May 5 is the birthday of Max Asher (1885-1957). Originally from the Oakland area, Asher got his start in vaudeville and stock companies where he perfected his “Dutch” (German) specialty, which was easily transferable to the silver screen. Multiple sources say he began working for Mack Sennett in 1912 although the record is slight. By 1913, he is already starring in comedies for Universal’s “Joker” label, usually playing characters named Max, Mike or Schultz. His co-stars in these early years included Harry McCoy, Louise Fazenda, Bobby Vernon and Gale Henry. In 1915 he was paired with the latter in a series of mystery parodies called “Lady Baffles and Detective Duck”.
By the late teens, Asher was mostly playing supporting parts at smaller independent studios in shorts and the occasional feature. His broad comedy style had been of the Ford Sterling–Fred Mace era; tastes were already shifting by the end of the decade. By the talkie era Asher’s a bit player; he’s in about a dozen sound films, including the first version of Show Boat (1929).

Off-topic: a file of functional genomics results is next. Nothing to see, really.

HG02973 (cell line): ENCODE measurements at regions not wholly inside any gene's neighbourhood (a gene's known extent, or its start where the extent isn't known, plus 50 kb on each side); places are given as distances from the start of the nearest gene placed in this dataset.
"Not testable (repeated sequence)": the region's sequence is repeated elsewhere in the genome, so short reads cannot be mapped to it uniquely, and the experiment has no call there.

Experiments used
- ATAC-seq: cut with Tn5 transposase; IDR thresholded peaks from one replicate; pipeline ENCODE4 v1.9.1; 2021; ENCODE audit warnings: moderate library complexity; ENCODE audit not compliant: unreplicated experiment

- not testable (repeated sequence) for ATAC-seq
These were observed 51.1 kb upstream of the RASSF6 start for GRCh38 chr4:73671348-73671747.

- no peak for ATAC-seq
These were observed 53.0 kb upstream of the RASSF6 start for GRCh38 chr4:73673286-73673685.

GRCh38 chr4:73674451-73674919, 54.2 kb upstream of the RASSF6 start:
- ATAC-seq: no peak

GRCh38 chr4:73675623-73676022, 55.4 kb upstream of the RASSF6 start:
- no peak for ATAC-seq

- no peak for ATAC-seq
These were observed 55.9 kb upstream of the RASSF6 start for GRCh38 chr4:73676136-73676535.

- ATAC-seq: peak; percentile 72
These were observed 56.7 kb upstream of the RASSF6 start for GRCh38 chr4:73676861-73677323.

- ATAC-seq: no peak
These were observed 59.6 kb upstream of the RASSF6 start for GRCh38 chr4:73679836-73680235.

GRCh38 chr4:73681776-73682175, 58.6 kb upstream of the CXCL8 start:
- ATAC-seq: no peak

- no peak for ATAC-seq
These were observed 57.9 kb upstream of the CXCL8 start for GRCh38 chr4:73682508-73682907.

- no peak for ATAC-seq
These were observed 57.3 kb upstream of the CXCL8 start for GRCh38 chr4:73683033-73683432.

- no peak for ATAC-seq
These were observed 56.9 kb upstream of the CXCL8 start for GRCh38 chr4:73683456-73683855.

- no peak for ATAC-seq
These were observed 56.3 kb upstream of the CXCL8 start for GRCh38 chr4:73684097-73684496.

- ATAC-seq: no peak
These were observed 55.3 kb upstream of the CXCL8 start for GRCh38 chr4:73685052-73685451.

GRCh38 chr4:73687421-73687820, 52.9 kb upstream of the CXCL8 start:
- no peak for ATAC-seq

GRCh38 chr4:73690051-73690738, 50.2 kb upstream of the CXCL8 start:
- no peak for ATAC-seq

Asher’s career as an actor was over by 1934. He became a professional make-up artist for film and television for the rest of his career, and operated a beachside magic shop in Ocean Park, CA.
For more on slapstick comedy don’t miss my book: Chain of Fools: Silent Comedy and Its Legacies from Nickelodeons to Youtube, just released by Bear Manor Media, also available from amazon.com etc etc etc. For more on show biz history, consult No Applause, Just Throw Money: The Book That Made Vaudeville Famous, available at Amazon, Barnes and Noble, and wherever nutty books are sold.